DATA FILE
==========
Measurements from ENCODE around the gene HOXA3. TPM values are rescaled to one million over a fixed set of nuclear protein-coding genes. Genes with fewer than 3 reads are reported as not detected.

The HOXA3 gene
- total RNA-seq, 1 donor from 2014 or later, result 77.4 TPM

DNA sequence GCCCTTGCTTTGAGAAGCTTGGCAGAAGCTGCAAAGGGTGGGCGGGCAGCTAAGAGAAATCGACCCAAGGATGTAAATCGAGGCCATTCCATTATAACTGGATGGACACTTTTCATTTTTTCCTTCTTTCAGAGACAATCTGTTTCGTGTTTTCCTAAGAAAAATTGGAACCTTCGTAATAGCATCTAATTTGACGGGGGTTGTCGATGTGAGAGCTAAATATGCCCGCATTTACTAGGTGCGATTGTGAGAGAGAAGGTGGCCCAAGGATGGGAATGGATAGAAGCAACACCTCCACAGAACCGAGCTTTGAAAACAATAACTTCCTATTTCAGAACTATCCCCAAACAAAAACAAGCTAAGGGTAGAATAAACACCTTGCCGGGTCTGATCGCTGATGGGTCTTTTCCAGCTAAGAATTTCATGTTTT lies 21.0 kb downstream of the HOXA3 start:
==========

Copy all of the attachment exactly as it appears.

Measurements from ENCODE around the gene HOXA3. TPM values are rescaled to one million over a fixed set of nuclear protein-coding genes. Genes with fewer than 3 reads are reported as not detected.

The HOXA3 gene
- total RNA-seq, 1 donor from 2014 or later, result 77.4 TPM

DNA sequence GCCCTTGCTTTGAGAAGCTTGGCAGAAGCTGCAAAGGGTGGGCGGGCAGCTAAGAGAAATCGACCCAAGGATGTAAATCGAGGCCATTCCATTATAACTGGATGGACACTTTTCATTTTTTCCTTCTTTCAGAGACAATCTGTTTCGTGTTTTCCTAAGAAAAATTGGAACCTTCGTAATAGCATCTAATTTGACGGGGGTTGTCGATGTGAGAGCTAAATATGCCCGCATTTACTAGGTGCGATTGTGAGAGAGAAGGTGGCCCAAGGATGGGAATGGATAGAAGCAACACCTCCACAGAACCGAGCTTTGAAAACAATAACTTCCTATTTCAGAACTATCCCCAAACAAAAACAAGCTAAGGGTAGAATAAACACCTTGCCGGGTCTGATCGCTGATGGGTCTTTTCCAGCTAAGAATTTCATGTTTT lies 21.0 kb downstream of the HOXA3 start: